Back to our roots: In the Black Forest National Park, which was founded in 2014, there are plans to allow a virgin forest to grow again. Nature is to be allowed to develop freely, if at all possible without any human intervention. Undisturbed and untamed. There is even space for trees that have fallen down. On the forest floor, moss and fungi grow over the branches and bark – the dead wood creates a habitat! This central idea also gave rise to the design for the new Visitor Centre created by Sturm und Wartzeck Architekten: the various sections of the building appear to lie criss-crossed over one another like tree trunks in the forest.
Although the design may look simple or even accidental, it was in fact rigorously planned: after all, it was important – of course – to protect the surrounding forest of the National Park as much as possible. Old existing trees remained in place, and the sections of the building were carefully positioned between them and adjusted to fit around them. The construction project was executed taking the greatest possible care to protect nature. And when it came to the materials used, the focus was also on eco-friendliness and sustainability: wood from native trees was used wherever possible – strong beech for construction, silver fir for the structural components and interior fittings, and Black Forest spruce for the shingle facade. That brings us to the most impressive element of the design: all the buildings are finished off with a silvery skin of wooden shingles. "The silver-grey shingles emulate the colour and texture of the bark-covered tree trunks," explain Jörg Sturm and Susanne Wartzeck from Sturm & Wartzeck Architekten, who won the competition with their natural-looking design.
Skin of shingles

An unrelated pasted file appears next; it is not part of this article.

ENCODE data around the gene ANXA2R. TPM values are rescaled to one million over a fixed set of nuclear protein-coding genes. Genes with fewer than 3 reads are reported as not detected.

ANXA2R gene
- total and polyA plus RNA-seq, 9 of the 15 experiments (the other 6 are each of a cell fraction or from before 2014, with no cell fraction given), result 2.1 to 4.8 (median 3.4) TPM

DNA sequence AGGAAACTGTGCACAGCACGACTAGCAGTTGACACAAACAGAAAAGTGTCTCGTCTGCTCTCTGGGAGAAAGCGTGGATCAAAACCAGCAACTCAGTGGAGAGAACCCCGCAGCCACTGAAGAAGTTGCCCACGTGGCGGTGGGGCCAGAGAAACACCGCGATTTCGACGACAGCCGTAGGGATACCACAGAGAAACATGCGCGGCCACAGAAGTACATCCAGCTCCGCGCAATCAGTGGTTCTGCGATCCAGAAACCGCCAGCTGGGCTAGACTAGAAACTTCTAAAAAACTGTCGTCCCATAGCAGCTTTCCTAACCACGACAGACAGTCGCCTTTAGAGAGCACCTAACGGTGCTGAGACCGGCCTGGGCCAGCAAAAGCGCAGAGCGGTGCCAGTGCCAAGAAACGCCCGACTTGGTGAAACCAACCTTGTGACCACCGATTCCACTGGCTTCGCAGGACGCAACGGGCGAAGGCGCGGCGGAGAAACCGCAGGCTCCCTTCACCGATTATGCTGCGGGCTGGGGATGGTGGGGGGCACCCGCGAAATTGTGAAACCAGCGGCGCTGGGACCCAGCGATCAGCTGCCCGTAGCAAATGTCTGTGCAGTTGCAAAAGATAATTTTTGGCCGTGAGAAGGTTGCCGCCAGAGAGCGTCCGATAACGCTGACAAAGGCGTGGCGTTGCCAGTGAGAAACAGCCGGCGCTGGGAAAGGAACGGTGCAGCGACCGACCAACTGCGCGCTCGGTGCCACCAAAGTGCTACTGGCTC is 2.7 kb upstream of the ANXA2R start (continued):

In order to achieve this organic surface, which makes the building blend in perfectly with the surrounding forest, the team from the Schindelzentrum Allgäu deployed a "secret weapon" – Pullex Silverwood by ADLER. "The shingles were dipped into a 50:50 mix of Silber and Colourless – this created a unique, deliberately irregular look," explains Simon Hummel from the Schindelzentrum. Although they spent a lot of time discussing the options, the planning team ultimately also decided to treat the wood with a wood protection glaze by ADLER to ensure that it stays in good condition. And they proved that pre-greying can also look as if there are variations in the extent of weathering rather than just being uniform. So the wood looks as if it is alive!
A walk in the forest
And talking of being alive: the Visitor Centre gives visitors the opportunity not just to see but to really experience the various "levels" of the animal and plant kingdom in the forest, close-up and from lots of different perspectives: viewing hatches and panorama windows offer exciting views and insights, and an open-air skywalk leads you through the forest, whatever the weather, to a gently inclined viewing tower with a platform that sits high up in the treetops like a throne, giving you a marvellous 360 degree view. Incidentally, the "last tree standing" was wrapped in Alaska cedar shingles, likewise finished with Pullex Silverwood, in order to achieve a consistent look, despite the pattern of the shingles, which are laid vertically instead of horizontally in this case. The challenging construction work with wood and wood/steel, following the plans of structural engineers schlaich bergermann partner sbp gmbh, was executed by ZÜBLIN Timber as the main contractor, supported by ADLER customers Holzbau Schaible and Zimmerei Hansmann: they used cross-laminated timber elements made from silver fir, which were protected by ADLER Lignovit Primo and ADLER Lignovit Lasur in colour Weide.
Searching for clues
One material also dominates the design of the interior spaces, where visitors stroll around, admire the exhibits, perhaps have something to eat, shop or go to a permanent exhibition to find out more about the forest and its inhabitants: wood in all its most beautiful shades – finished off with products by ADLER! To preserve and underline the character of the native silver fir tongue and groove boards that were used for the interior panelling, Firma Häussermann finished them with a very special coating: ADLER's water-based varnish Bluefin Multilux Softmatt was tinted for this purpose with a touch of ADLER Aqua-Tint in a light shade of Tabak-Grau. For the fitted furniture, Tischlerei Kalmbach used ADLER Aqua-Soft CFB tinted with ADLER Aqua-Tint to give a gentle hint of white. And the wood and aluminium windows, made by Kehrel, look natural but nevertheless unusual, thanks to ADLER Aquawood Natureffekt in colour Paris. In keeping with the slogan for the first and to date the only National Park in Baden-Württemberg: "A touch wilder!"
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